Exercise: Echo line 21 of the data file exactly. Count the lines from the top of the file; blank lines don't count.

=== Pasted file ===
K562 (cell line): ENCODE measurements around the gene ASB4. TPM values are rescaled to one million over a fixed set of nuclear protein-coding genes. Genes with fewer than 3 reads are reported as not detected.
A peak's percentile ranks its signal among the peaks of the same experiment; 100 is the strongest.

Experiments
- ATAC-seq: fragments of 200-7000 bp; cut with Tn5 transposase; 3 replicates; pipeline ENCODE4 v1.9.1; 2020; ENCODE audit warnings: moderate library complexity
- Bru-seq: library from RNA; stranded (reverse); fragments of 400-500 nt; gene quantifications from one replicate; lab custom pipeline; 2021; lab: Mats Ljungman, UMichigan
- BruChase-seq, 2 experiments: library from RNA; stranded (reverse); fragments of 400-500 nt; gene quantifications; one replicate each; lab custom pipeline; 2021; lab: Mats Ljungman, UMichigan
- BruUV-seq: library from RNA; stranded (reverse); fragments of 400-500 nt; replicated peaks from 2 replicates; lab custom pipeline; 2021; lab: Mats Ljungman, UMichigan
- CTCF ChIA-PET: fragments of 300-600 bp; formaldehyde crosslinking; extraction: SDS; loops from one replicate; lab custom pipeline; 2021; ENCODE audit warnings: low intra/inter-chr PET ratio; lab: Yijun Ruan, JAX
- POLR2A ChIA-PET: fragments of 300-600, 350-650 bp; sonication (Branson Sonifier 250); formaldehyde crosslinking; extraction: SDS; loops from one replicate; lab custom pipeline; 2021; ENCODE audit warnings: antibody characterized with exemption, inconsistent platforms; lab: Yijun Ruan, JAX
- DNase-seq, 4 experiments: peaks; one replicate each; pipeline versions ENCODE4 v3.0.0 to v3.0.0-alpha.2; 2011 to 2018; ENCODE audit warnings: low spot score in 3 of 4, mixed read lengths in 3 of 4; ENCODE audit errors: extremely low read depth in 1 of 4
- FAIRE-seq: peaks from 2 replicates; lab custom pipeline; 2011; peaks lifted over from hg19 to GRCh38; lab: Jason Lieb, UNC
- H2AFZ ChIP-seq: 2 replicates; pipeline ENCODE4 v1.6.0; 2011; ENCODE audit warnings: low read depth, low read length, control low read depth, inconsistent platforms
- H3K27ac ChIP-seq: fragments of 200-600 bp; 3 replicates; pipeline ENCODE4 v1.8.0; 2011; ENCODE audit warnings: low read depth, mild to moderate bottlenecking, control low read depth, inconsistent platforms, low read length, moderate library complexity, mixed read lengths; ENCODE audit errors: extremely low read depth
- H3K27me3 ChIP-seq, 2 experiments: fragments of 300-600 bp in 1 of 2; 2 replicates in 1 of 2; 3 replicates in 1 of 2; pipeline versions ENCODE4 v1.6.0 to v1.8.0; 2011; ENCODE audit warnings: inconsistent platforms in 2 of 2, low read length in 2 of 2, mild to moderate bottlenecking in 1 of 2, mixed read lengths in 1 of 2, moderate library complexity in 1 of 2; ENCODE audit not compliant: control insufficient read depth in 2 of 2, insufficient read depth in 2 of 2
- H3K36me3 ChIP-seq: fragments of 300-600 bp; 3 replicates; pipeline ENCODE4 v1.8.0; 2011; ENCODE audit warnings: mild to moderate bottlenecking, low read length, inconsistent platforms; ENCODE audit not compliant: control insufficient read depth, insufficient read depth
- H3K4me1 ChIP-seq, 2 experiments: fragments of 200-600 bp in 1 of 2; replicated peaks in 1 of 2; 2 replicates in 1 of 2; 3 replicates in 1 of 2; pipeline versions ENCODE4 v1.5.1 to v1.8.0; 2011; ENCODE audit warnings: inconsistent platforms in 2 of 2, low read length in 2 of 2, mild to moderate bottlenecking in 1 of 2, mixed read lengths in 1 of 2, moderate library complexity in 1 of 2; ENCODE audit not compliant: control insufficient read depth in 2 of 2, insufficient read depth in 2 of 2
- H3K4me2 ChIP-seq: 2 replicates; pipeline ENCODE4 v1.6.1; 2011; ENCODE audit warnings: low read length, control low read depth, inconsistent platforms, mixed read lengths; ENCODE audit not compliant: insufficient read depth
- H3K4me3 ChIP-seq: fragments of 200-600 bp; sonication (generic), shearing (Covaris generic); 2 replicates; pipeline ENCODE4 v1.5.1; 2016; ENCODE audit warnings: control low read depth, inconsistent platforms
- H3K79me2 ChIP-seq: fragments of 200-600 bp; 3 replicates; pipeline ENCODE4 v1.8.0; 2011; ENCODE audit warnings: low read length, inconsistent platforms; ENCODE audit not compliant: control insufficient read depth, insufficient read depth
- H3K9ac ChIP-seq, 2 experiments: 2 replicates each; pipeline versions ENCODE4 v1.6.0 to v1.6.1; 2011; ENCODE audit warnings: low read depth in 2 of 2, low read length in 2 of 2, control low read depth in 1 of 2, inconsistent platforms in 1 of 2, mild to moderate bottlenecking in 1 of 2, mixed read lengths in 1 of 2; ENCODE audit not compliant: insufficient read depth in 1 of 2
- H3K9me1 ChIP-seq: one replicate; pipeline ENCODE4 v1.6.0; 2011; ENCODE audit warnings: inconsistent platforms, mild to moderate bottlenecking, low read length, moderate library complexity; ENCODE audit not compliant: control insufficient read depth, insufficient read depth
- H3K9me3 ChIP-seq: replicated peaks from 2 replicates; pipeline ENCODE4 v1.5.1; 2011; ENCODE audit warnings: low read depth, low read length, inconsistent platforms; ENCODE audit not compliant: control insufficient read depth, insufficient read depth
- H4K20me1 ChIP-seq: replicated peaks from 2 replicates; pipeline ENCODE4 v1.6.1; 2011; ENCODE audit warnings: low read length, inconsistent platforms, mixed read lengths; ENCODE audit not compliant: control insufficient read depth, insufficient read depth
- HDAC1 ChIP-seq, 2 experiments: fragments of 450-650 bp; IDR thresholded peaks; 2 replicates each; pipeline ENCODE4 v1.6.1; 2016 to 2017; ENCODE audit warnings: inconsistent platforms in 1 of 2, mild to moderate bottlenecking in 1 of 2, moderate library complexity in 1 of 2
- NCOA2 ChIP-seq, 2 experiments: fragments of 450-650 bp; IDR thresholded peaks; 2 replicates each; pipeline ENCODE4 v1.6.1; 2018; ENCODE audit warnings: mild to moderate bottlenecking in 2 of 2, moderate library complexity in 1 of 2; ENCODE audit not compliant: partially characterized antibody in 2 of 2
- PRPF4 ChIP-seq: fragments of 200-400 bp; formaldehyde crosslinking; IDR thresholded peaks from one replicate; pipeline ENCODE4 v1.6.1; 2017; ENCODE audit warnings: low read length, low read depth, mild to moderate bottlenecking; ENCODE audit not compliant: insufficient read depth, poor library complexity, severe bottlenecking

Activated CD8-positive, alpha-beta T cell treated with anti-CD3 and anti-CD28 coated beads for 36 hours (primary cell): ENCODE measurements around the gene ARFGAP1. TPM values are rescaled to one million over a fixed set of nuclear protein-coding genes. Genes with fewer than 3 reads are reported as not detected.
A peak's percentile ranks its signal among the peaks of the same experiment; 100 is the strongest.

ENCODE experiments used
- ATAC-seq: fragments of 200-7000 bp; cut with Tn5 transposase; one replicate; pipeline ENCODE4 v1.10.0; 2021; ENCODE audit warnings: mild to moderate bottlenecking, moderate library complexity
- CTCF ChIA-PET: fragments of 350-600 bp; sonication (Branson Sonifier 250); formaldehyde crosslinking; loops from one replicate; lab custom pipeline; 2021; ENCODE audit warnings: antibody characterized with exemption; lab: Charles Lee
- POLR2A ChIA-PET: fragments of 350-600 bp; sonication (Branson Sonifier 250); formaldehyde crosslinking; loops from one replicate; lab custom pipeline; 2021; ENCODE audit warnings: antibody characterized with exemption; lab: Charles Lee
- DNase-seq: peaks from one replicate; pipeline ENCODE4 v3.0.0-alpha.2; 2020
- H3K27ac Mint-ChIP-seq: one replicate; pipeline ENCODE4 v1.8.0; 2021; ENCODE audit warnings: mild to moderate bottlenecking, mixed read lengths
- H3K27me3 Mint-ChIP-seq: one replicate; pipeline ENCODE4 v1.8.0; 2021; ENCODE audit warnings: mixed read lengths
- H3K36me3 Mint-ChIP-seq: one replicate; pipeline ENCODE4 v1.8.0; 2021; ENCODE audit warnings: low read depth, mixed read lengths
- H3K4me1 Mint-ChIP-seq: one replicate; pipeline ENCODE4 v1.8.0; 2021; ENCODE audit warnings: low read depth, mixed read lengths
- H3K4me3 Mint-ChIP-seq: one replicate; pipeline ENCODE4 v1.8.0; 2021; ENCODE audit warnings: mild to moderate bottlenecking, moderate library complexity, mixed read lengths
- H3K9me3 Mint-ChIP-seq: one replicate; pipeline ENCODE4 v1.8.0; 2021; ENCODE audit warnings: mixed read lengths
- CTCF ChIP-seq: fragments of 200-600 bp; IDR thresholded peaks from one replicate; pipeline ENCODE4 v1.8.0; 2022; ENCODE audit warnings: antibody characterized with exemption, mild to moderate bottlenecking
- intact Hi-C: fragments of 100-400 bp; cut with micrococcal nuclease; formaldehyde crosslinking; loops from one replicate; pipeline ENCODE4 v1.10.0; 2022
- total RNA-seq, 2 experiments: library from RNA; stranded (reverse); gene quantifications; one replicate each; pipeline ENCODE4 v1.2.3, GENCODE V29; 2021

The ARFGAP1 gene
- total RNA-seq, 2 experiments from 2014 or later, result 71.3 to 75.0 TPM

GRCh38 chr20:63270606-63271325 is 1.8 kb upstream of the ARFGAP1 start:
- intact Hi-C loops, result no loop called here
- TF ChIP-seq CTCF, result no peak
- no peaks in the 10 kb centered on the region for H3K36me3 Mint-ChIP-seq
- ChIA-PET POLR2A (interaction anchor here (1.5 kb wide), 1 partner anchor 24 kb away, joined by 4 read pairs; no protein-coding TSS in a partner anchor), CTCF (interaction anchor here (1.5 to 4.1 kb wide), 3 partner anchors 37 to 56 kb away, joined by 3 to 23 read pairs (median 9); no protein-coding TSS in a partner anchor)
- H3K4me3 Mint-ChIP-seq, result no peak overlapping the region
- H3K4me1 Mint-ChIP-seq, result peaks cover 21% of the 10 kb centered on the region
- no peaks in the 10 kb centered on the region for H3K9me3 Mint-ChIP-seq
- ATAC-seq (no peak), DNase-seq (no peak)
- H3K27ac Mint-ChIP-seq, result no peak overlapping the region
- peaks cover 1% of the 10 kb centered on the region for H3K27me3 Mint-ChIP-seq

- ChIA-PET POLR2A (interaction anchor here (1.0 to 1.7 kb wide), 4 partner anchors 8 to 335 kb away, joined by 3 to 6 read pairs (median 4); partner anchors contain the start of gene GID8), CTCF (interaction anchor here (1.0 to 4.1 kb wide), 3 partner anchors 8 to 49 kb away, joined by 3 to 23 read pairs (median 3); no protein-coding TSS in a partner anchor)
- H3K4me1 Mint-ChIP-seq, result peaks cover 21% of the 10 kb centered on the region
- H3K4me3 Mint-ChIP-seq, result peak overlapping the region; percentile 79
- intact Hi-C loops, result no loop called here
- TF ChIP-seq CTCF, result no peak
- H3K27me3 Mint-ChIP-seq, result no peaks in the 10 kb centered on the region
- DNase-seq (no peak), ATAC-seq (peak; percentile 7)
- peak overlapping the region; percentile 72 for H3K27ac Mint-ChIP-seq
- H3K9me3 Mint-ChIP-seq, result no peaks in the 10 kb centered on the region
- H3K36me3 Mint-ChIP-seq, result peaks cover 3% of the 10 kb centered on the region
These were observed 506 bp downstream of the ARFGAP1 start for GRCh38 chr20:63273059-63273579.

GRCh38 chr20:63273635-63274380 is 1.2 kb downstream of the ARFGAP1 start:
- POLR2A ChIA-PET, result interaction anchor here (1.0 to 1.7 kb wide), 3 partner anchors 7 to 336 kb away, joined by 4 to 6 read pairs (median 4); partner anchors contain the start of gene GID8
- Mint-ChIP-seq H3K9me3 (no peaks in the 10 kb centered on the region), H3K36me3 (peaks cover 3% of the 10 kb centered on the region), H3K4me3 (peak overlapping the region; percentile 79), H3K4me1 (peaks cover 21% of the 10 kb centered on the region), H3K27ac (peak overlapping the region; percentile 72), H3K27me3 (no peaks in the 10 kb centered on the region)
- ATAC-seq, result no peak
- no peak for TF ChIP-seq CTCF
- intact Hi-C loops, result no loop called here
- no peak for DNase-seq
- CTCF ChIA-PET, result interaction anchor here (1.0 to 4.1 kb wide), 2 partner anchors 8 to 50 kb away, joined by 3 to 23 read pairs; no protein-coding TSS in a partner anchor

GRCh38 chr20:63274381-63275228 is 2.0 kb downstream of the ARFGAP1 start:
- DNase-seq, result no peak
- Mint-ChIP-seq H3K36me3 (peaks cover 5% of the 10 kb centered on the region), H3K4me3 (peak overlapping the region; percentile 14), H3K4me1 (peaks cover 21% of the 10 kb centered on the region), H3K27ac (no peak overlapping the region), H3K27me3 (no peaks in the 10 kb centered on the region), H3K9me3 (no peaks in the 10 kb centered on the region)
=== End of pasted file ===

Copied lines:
- H3K9me1 ChIP-seq: one replicate; pipeline ENCODE4 v1.6.0; 2011; ENCODE audit warnings: inconsistent platforms, mild to moderate bottlenecking, low read length, moderate library complexity; ENCODE audit not compliant: control insufficient read depth, insufficient read depth